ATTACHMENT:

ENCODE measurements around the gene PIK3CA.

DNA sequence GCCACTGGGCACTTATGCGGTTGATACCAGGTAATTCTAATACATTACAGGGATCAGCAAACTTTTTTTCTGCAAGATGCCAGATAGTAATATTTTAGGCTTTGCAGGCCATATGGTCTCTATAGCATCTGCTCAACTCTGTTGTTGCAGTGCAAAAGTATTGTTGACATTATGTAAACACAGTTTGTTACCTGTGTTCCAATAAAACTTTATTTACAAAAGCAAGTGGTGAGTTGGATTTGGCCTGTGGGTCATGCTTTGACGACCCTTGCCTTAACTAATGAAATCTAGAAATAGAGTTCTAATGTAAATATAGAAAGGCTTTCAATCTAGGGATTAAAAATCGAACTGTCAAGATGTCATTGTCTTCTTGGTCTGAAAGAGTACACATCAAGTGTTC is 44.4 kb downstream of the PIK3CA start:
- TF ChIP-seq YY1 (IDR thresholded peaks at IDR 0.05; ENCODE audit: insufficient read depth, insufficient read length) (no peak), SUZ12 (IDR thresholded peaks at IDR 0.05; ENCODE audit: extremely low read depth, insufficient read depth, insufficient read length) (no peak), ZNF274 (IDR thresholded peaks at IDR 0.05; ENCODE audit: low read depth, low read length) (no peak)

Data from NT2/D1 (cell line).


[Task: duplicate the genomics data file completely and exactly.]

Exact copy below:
ENCODE measurements around the gene PIK3CA.

DNA sequence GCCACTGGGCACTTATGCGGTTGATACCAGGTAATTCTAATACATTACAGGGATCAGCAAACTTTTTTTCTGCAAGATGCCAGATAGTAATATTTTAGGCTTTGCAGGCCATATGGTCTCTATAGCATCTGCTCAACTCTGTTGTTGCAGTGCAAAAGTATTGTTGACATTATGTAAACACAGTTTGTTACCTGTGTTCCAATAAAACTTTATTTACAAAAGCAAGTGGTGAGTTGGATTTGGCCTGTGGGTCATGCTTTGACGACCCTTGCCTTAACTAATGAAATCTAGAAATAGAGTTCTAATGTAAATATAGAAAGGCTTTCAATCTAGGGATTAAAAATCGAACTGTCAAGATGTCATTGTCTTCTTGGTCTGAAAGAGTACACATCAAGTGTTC is 44.4 kb downstream of the PIK3CA start:
- TF ChIP-seq YY1 (IDR thresholded peaks at IDR 0.05; ENCODE audit: insufficient read depth, insufficient read length) (no peak), SUZ12 (IDR thresholded peaks at IDR 0.05; ENCODE audit: extremely low read depth, insufficient read depth, insufficient read length) (no peak), ZNF274 (IDR thresholded peaks at IDR 0.05; ENCODE audit: low read depth, low read length) (no peak)

Data from NT2/D1 (cell line).